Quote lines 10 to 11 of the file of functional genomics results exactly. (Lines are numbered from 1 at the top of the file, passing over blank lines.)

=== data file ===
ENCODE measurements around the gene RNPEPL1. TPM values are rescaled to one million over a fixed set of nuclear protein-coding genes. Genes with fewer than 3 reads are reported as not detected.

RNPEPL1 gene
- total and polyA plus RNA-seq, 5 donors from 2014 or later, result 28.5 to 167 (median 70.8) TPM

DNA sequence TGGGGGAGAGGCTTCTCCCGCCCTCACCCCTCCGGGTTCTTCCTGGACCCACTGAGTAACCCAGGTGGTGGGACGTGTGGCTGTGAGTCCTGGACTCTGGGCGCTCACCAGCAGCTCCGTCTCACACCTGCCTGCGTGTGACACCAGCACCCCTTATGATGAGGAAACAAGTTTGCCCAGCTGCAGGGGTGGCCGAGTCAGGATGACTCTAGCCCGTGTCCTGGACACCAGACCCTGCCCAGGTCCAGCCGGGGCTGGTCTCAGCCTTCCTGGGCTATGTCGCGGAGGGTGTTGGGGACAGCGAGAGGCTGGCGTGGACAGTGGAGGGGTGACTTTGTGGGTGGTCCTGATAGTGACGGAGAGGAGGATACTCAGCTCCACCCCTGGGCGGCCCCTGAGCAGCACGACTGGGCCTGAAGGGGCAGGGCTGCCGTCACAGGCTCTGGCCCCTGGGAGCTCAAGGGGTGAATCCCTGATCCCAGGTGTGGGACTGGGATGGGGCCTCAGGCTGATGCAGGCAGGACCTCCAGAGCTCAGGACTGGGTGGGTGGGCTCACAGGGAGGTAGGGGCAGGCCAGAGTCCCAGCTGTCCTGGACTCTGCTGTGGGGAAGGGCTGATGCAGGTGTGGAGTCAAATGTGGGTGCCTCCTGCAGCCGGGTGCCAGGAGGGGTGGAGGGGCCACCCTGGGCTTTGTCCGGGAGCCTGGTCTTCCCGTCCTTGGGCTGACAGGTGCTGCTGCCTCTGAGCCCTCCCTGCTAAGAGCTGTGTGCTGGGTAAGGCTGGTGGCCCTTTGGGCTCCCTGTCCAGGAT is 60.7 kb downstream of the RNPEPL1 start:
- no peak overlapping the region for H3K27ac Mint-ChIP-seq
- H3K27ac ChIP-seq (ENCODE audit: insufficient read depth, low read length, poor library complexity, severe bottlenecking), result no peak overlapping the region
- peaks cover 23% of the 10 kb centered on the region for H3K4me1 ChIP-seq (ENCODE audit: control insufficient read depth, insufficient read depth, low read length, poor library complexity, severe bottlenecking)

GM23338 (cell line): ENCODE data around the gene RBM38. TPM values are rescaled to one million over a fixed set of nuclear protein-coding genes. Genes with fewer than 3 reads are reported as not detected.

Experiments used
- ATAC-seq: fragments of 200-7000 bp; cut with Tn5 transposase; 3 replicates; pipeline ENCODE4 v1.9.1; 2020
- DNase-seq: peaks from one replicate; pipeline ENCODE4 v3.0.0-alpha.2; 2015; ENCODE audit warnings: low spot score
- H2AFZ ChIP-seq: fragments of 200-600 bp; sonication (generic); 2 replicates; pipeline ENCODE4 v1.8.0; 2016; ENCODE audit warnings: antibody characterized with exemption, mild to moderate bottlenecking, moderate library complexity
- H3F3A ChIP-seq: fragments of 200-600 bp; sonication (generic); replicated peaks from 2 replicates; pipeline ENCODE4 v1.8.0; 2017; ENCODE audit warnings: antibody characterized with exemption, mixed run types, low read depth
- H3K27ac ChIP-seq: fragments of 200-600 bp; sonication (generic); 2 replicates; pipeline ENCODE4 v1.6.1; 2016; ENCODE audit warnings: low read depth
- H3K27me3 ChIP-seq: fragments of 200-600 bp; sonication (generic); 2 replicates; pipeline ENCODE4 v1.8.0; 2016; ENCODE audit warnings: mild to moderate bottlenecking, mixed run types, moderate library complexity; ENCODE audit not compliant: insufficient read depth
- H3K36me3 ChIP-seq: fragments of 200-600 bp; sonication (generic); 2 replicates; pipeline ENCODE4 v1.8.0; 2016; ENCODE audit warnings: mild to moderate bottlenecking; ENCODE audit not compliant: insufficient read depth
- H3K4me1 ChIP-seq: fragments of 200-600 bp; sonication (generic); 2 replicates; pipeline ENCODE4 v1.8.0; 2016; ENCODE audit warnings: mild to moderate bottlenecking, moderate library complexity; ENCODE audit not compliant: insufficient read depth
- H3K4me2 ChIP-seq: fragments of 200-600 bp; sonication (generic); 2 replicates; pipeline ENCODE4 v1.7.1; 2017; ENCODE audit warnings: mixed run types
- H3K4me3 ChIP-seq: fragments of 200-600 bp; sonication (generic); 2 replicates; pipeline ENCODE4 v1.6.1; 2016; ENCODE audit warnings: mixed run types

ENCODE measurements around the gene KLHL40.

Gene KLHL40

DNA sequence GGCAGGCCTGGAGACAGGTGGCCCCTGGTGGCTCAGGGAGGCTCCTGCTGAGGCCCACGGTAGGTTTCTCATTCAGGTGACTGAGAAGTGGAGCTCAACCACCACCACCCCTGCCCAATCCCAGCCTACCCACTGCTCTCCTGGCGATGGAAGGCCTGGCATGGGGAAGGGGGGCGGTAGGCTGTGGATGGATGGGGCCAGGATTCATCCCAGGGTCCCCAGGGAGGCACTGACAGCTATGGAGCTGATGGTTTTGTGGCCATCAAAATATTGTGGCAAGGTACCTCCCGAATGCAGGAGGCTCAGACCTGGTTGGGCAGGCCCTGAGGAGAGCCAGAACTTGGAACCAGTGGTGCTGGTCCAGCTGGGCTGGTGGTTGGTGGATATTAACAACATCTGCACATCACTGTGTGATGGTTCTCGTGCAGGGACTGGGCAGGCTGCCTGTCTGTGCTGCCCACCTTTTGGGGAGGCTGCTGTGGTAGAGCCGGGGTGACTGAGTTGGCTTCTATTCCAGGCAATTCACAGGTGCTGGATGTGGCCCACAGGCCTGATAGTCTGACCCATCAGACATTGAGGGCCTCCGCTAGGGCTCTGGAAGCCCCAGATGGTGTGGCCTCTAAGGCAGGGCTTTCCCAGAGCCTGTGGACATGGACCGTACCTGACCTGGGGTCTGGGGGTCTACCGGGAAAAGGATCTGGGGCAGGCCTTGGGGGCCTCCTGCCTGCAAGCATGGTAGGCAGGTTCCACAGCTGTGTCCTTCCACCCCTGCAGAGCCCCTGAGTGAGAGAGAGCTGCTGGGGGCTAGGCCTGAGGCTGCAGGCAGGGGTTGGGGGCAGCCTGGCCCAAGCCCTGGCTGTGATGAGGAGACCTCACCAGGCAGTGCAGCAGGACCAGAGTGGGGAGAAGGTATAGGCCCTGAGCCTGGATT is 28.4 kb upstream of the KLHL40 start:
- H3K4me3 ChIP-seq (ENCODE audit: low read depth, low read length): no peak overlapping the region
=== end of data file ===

- ATAC-seq: fragments of 200-7000 bp; cut with Tn5 transposase; 3 replicates; pipeline ENCODE4 v1.9.1; 2020
- DNase-seq: peaks from one replicate; pipeline ENCODE4 v3.0.0-alpha.2; 2015; ENCODE audit warnings: low spot score